London, New York and Amsterdam: what is the difference between these three cities? Yes, only in the latter you are allowed to smoke pod legally. But that’s not what I mean; I am talking about the use of bikes in the city traffic. Why is that? Well, surely, Amsterdam is (way) smaller than cities like London or New York. And surely, the “infrastructure” – in the sense of the small alleys prevalent in Amsterdam – is more suitable to bikes than cars or any other vehicle. So residents in Amsterdam are more or less forced to travel by bike (if they want to get somewhere on time). But is “the infrastructure” really the main obstacle for cities like London and New York to make the shift to “big time bike riding”? I doubt it.
Let’s focus on London: in 2011 there were 2.5 million cars in London, which is about 9% of the cars in Great Britain. I don’t know if you’ve ever been in London, but let me tell you: a city like that isn’t made for cars: congestion and pollution are two big time (negative consequences) of our compulsive “traveling by car through city centres” behavior. Besides that, in 2009 3227 bikers were killed or seriously injured on London’s roads; not necessarily an alluring prospect for those considering to travel by bike. From 2002 to 2005, an average of 1.1 Dutch bikers was killed per 100 million kilometers cycled. In the United Kingdom and the United States these numbers were respectively 3.6 and 5.8. That’s what you get when roads are filled by big-ass vehicles and only a few of those “annoying, arrogant little bikers”.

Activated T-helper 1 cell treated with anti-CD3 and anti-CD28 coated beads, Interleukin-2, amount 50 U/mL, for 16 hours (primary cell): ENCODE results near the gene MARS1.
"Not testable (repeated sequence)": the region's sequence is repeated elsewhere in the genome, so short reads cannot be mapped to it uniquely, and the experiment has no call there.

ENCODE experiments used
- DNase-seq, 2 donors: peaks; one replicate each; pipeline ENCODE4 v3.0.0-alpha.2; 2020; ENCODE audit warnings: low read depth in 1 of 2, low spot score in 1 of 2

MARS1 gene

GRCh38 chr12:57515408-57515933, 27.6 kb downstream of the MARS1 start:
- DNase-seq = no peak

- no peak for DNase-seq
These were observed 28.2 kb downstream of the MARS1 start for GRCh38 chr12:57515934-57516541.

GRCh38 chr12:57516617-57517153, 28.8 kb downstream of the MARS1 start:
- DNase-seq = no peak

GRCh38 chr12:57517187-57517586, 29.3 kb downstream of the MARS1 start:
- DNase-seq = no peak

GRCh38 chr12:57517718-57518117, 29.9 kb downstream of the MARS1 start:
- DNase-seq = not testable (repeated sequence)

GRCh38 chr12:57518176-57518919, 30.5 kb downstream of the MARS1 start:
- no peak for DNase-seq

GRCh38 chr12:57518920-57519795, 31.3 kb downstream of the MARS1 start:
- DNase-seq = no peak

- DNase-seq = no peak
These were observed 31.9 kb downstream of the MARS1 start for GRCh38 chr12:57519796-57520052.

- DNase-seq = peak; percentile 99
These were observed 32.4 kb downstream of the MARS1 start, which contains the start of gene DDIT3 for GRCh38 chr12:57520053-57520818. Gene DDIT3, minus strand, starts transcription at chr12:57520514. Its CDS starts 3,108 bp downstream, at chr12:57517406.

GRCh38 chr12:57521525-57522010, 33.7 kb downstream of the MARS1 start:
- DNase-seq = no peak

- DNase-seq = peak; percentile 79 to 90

But let’s think about it: why would we even allow cars to drive in major cities like London or New York – or Amsterdam for that matter, although I can assure you that there is hardly any driver stupid enough to travel through Amsterdam by car. Imagine what a city like London could look like if all cars were banned from town, if you were only allowed into – the centre – of the city by bike or public transport. What would happen if we’d do that? Probably not as many bikers would be killed in traffic, since it’s very hard for bikers to kill each other in collisions.
“But”, you might say, “what about the old people? You can’t expect them to travel by bike, can you?” True, you can’t. That’s why we can decide to let old people – 65+, or younger if you have got certain handicaps – to travel by bus or metro for free. Just pay some extra tax money to make sure this Utopia becomes a reality. If you would implement these two things – the (1) prohibition of cars travelling through the city centre and (2) using the “space on the roads” to implement bike-friendly, and public transport friendly, structures, I believe you have created yourself a beautiful little solution to deal with the huge amounts of traffic required in a town like London (or New York).
Surely, people will resist this idea: “We’ve always done it this way; travelling by car. Why would you change that?” Well, we’ve indeed always travelled by car, but “in those times” traffic wasn’t so damn crowded; in those times there weren’t so damn many cars driving through our beloved city centres. So it’s time for a change, isn’t it?
But what do you think?